Who will save humanity from comfort?
While we usually think of science fiction as offering insight into how humanity will deal with nuclear conflict or alien invasion, with techno-totalitarianism or robot rebellion, one writer in the 1940s had the foresight to declare that the real enemy to our grandest hopes was something very mundane indeed: the dreaded foe Satisfaction. He trusted that humans had enough collective sense to avoid nuclear self-destruction and that if we ever did design robots of intellectual complexity, we’d also probably develop an ironclad set of principles to keep them from turning on us. He had an impossible, science-leavened optimism that peered out from the destruction of World War II and found the strength to declare that the human project was not yet over.
No, something as small as an atom bomb couldn’t finish off the robust humanity of Isaac Asimov’s (1920–1992) fancy. What might do the job, though, is our increasing ability to seek and achieve a happy medium in all things, to organize society so as to give everybody just enough work to feel meaningful but not so much as to feel oppressed, to orchestrate the professions to provide lifetimes of small-scale satisfactions without the risk of large-scale failure. We will through our ingenuity create a paradise on Earth, Asimov hypothesized, overpopulated but under-threatened, making of humanity a race with its feet firmly on the ground and satisfied to stay that way until galactic events choose to wipe us out.
While other authors made us fear the arrival of a new century, it was Asimov’s genius to make us tremble over man’s place a thousand generations hence, to feel eventual civilization-wide inertia as a present danger to be addressed and fought against with every bit of our cunning and bravery. He gave us the scientific minutiae we crave of the genre, couched in an irresistible psychology of history that drew on his knowledge of the Roman Empire, the implications of biochemistry for human behavior, and the raw power of statistics to conclusively sum our individual differences.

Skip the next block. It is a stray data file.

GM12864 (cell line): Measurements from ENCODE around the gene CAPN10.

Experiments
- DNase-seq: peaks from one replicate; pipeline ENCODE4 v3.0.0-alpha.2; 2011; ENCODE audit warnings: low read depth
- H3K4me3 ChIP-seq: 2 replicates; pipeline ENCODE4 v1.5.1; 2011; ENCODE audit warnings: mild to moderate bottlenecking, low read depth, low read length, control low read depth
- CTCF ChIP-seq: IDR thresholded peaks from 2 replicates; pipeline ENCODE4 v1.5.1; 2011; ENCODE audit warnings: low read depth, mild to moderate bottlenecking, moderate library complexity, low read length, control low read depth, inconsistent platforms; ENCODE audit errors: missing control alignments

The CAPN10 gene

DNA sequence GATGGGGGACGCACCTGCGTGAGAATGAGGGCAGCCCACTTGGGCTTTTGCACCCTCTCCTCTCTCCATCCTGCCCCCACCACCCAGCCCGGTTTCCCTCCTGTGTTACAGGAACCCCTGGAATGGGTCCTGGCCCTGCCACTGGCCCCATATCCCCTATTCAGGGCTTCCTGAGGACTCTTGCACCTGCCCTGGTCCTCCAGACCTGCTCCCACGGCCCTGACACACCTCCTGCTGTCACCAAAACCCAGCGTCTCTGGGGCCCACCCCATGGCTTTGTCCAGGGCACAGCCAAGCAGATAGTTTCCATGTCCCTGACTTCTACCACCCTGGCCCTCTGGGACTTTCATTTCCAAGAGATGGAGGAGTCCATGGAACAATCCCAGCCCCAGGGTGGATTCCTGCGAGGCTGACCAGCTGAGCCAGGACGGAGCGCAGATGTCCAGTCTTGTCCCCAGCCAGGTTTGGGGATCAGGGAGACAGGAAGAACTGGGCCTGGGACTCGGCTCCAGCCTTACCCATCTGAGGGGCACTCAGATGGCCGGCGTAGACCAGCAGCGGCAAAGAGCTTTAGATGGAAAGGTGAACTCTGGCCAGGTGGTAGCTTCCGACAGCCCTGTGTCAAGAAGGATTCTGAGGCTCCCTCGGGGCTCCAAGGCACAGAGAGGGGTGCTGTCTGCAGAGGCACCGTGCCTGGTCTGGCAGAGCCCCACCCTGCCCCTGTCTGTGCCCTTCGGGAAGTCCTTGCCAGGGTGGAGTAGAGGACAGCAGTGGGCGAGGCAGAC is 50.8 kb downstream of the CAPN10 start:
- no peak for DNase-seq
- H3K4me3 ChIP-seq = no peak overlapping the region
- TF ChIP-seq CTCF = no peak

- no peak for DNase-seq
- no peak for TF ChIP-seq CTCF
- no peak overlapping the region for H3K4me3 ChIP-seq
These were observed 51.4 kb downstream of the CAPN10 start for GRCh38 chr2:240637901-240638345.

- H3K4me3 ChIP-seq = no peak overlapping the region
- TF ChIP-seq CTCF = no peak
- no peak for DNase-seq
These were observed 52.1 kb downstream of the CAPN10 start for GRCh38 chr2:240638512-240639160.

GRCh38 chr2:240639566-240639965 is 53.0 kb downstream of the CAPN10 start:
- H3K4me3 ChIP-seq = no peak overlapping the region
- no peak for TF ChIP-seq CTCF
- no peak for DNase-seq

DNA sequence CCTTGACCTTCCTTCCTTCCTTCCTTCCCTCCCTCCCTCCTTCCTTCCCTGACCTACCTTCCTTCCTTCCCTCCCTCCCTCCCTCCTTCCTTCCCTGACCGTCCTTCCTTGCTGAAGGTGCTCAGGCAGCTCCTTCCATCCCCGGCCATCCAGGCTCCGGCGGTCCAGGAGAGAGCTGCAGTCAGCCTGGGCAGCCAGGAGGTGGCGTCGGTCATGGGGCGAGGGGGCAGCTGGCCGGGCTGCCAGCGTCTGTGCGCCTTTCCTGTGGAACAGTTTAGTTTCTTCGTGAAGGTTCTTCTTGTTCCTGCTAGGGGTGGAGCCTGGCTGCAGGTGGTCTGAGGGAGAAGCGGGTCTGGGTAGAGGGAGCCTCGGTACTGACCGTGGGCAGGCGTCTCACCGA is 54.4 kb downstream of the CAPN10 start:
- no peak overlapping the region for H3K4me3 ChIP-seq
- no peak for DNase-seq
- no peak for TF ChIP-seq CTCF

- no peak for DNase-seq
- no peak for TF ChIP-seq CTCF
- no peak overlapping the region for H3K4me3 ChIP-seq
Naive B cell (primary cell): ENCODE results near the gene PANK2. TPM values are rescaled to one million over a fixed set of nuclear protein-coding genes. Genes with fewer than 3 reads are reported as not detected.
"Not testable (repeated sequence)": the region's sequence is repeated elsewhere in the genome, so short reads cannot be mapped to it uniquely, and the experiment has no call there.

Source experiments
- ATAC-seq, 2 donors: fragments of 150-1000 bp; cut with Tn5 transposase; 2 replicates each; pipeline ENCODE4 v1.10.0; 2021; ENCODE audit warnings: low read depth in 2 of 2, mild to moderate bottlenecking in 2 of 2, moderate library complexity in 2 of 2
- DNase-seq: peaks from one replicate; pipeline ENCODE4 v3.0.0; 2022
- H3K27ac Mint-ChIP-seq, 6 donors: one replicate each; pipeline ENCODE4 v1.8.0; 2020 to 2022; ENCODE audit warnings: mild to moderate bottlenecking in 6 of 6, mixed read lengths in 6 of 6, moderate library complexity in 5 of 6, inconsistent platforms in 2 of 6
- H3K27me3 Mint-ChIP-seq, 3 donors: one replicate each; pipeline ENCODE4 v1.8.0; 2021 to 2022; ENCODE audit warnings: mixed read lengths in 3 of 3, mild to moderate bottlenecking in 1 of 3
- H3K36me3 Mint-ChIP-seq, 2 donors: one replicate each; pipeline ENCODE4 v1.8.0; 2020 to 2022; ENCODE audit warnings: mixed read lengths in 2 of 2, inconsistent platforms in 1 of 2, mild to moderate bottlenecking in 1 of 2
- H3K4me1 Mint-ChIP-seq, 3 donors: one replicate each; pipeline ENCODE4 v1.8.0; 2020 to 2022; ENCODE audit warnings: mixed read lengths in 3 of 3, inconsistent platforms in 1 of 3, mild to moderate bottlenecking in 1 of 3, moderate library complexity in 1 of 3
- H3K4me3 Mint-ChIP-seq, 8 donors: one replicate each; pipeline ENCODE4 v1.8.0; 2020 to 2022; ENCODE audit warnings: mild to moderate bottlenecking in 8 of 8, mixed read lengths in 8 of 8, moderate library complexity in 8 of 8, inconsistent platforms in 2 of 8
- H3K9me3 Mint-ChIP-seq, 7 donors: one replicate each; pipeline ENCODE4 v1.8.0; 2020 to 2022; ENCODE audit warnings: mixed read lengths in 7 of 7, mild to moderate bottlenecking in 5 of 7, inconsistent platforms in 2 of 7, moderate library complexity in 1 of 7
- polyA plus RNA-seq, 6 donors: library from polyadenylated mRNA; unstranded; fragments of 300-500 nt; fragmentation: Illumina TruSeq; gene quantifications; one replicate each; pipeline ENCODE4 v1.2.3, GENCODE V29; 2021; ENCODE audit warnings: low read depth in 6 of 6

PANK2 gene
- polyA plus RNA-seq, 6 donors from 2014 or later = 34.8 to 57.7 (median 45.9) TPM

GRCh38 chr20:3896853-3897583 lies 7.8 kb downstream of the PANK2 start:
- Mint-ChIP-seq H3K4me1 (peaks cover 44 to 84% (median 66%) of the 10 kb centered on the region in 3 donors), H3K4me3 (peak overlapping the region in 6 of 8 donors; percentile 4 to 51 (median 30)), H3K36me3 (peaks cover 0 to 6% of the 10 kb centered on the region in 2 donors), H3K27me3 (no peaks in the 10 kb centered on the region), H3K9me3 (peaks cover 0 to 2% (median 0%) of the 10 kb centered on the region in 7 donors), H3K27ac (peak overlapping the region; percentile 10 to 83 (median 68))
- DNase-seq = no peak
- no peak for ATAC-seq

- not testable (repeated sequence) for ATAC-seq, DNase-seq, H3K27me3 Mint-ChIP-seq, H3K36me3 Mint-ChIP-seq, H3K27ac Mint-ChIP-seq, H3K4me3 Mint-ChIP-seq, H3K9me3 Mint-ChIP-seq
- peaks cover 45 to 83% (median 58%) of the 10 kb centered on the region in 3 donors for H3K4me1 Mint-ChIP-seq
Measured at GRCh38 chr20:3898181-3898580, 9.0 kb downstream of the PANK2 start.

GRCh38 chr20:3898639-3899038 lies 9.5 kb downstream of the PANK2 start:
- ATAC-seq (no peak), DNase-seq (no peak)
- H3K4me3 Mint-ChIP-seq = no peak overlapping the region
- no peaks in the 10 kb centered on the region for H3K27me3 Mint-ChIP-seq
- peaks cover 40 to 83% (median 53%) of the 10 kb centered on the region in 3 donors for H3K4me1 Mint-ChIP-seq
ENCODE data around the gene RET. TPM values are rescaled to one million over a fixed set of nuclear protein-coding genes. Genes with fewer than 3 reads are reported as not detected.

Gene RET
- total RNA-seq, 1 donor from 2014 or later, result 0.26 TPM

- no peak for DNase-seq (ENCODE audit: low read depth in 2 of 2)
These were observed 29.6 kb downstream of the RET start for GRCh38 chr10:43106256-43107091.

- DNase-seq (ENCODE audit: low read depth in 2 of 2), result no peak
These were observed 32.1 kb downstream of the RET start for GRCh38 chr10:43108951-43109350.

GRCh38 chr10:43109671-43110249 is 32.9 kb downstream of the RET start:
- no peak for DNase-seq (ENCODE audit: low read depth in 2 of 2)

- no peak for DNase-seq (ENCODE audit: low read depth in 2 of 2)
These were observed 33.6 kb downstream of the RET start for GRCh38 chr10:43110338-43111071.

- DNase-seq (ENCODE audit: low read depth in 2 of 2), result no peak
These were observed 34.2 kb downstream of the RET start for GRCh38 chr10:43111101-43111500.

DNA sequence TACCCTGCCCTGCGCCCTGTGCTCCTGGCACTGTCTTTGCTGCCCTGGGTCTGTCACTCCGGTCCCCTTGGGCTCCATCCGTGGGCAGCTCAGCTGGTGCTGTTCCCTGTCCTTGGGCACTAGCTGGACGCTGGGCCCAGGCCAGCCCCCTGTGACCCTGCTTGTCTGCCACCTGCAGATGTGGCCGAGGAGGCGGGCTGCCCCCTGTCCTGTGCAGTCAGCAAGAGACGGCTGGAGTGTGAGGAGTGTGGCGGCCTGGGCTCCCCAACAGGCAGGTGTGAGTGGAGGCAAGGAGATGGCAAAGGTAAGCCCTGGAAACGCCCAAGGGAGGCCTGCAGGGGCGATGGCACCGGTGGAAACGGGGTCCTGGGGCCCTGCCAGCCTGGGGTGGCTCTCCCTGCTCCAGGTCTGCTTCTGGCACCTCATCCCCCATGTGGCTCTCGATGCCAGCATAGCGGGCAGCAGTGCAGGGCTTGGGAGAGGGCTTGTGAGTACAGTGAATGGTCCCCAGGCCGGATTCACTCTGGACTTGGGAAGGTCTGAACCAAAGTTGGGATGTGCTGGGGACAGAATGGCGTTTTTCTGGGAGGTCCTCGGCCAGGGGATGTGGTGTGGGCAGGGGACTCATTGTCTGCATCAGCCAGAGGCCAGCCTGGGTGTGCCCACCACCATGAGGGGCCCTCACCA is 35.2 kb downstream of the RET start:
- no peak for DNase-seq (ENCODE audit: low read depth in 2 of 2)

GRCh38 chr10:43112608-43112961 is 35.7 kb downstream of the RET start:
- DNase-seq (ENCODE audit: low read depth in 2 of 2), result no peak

For nerds of a certain age, Asimov was our one-stop shop to ponder the big question of Whither Humanity. Bradbury might have had more natural poetry, Verne more diligent scientific density on the page, and Zamyatin more insight into the brute grind of man against his technology, but Asimov combined historian, scientist, psychologist, and raconteur into one delightful character whose love of the word was so complete that he surrendered the overwhelming fullness of his time to its service. In a half century of authorship, he produced over 450 books (well over, if you count anthologies and collaborations) on every conceivable topic, from Shakespeare to the ozone layer, from the Bible to the art of the murder mystery.
Twelve hours a day at the typewriter, day in and day out, producing at his peak pace over a book each month, Asimov disdained taking holidays, travelling to exotic lands, getting raucously drunk, or enjoying the fruits of the cocktail party scene, all for the simple reason that they took time from his favorite thing in the world: putting words to page. True, by most reckonings, he was too susceptible to flattery and thus willing to say “yes” to projects that beefed up his title count without adding measurably to his immortality. In his memoirs, he states quite frankly that, feeling himself to be underwhelming as a stylist, he tied his fame to his prolificity and drove himself relentlessly, writing against time to pile up a stack of work that no single human would ever be able to match. His volume would be his ticket to eternity.
To every kid told by her or his parents, “Get your nose out of the books and go outside and play” or by society, “The only way to reallylive is to travel the world and see its wonders,” Asimov was the great reassuring counterexample, the man who remained right where he was, reading everything and reporting his findings to all of us with delicious abandon. His conspicuous happiness justified our bookish predilections, giving us the backbone to stay put and read just one more page and then another, damn the common wisdom.
To do Asimov full justice, then, would require a survey of all his works, the five books of limericks, the quiz book he slapped his name on, the various reshufflings of his scientific articles, and the volumes upon volumes devoted to explaining scientific concepts to a young adult audience. The example they collectively give of what can be accomplished by a human unfettered by superstition and gifted with supreme curiosity is humbling and inspiring.